So a bunch of us who have new books out in recent days got together last night around a restaurant table for some margaritas and guacamole, hoping to talk candidly about our hopes and fears for the future of a literate and literary society.  It was an ad-hoc group, thrown together at the last minute, and not everyone could come, because some writers were still touring.  Those of us who could make it wondered together about certain essential issues to writers, such as whether language actually matters in the same way it used to back when we were in school reading Roland Barthes and George Eliot.  We fretted together about the falling-away of books, and how we might all stick together and support one another in our future literary endeavors.

We all sat around a big round glossy table at Rosa Mexicano, and I must say, we made quite an illustrious group.  The writers included: myself; Stiegg Larsson’s two lawyers; Shirley MacLaine; the guy who wrote ___ My Dad Says; and the kid from Heaven is For Real, who needed a booster seat and ordered his margarita virgin, but that was not a problem.  Or, as the waiter put it, “No problemo,” and everyone laughed, to break the ice.

MacLaine immediately began chatting, and said that in an earlier life, back when she started writing,”during the Ottoman Empire, I seem to recall,” she added, “I had to hide my writing implements or they would be trampled.”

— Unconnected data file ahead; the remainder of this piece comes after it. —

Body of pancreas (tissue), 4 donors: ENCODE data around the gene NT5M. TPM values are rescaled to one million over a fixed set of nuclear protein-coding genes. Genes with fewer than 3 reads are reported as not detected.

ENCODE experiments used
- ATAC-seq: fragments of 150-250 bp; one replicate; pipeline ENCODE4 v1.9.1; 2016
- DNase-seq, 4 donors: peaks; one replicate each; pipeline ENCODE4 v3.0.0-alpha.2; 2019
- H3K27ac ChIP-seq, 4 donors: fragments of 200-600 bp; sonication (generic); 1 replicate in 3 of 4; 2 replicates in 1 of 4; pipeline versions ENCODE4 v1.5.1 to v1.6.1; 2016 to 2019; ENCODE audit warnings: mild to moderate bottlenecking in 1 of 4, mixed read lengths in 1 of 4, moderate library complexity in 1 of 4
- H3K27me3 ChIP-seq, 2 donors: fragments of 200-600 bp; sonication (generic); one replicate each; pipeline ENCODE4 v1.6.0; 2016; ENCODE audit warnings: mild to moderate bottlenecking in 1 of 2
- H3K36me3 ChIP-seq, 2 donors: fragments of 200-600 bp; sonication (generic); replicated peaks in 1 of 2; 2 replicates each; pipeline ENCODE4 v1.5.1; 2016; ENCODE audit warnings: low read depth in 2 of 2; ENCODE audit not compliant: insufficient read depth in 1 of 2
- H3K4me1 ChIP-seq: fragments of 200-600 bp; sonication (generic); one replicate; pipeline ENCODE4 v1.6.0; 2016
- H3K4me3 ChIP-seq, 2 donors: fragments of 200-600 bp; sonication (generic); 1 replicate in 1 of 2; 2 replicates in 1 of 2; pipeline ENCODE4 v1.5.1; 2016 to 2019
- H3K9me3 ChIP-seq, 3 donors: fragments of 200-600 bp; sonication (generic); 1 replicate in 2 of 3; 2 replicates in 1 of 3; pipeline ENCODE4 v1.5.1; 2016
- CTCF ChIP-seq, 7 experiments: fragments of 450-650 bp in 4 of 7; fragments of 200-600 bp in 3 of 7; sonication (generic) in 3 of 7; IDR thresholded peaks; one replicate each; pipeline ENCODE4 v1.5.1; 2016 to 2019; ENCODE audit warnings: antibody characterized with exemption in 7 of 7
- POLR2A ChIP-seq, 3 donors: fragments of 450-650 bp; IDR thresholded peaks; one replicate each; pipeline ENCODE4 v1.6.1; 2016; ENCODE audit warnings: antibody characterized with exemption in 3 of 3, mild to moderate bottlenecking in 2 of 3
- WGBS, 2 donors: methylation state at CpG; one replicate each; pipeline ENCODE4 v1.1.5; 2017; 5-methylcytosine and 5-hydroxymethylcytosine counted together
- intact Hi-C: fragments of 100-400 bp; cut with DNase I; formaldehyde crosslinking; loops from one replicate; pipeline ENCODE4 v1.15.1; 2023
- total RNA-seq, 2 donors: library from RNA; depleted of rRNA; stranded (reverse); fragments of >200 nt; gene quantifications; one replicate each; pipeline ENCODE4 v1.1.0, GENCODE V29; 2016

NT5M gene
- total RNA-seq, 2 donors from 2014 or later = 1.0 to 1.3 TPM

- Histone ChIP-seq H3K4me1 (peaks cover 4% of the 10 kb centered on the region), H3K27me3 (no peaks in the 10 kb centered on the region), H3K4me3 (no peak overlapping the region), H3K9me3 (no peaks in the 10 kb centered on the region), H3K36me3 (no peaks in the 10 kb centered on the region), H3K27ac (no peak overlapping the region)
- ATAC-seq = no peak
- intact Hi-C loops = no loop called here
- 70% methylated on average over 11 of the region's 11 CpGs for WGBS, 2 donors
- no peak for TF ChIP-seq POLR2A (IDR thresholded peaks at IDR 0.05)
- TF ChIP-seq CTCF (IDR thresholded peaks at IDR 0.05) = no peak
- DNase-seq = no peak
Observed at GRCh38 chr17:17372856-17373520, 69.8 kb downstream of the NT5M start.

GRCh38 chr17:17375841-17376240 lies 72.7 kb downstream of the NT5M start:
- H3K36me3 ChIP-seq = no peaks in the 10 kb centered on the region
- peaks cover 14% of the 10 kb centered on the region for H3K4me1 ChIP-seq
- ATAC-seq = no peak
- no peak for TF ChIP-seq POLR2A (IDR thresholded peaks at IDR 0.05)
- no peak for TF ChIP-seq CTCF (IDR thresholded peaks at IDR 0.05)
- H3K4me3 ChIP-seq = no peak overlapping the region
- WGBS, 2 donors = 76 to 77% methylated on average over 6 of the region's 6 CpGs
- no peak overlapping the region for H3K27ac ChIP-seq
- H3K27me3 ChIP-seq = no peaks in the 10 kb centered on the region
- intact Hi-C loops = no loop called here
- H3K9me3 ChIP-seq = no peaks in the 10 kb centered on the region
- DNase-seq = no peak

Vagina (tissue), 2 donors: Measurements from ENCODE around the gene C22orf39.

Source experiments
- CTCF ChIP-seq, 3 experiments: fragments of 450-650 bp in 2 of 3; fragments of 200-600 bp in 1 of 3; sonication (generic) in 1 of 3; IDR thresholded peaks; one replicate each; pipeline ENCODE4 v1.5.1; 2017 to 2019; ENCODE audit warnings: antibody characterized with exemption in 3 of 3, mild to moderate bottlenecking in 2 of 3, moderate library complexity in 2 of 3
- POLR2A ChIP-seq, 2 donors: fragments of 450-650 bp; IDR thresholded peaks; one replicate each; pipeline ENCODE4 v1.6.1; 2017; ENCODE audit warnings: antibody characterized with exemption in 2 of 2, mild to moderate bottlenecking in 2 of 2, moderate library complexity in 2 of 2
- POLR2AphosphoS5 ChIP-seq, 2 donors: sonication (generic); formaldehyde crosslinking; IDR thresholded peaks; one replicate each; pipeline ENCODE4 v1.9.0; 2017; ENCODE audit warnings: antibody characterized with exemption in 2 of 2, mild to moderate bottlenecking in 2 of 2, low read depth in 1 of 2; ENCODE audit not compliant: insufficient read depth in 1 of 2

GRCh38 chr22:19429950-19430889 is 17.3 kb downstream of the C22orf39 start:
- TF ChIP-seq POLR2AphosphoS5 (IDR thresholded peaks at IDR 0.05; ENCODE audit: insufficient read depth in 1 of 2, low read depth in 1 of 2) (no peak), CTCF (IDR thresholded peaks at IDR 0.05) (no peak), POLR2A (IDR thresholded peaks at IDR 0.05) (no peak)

Larsson’s lawyers shook their heads in solidarity, and then returned to their intense scrutiny of the bowl before them, and the roughly-chopped avocado glop inside it.  “One is meant to… scoop the green material?” Lars Stensson, of Stensson & Stensson, asked me quietly, clearly appalled.

“Yes,” I told him.  “Scoop it.”

Scoop! That’s my favorite novel by Evelyn Waugh!” cried the surprisingly lyrical writer Barbara Eden, and we all looked upon her with admiration.

“Apparently she hasn’t been living in a bottle after all,” cracked the guy from ___My Dad Says, of whom we were all jealous not only because of his sales, but also because of his recent, unprecedented, tripartite essay in the New York Review of Books, on Knut Hamsun.

“I also love Brideshead, naturally,” Barbara Eden continued, and then the kid from Heaven is For Real raised his glass to Evelyn Waugh, “whether she’s up there,” he said, pointing to the ceiling, “or down there,” he added, tipping his head downward.

We all snickered under our breath at his ignorance of Waugh’s gender.  “Though really, he is so young,” I said to Barbara Eden, but she didn’t hear me, for she was already jotting down notes on her napkin for her next book, a novel–perhaps something Elizabethan.  “He has just entered the literary life,” I told her anyway.  “He will have plenty of time to learn.”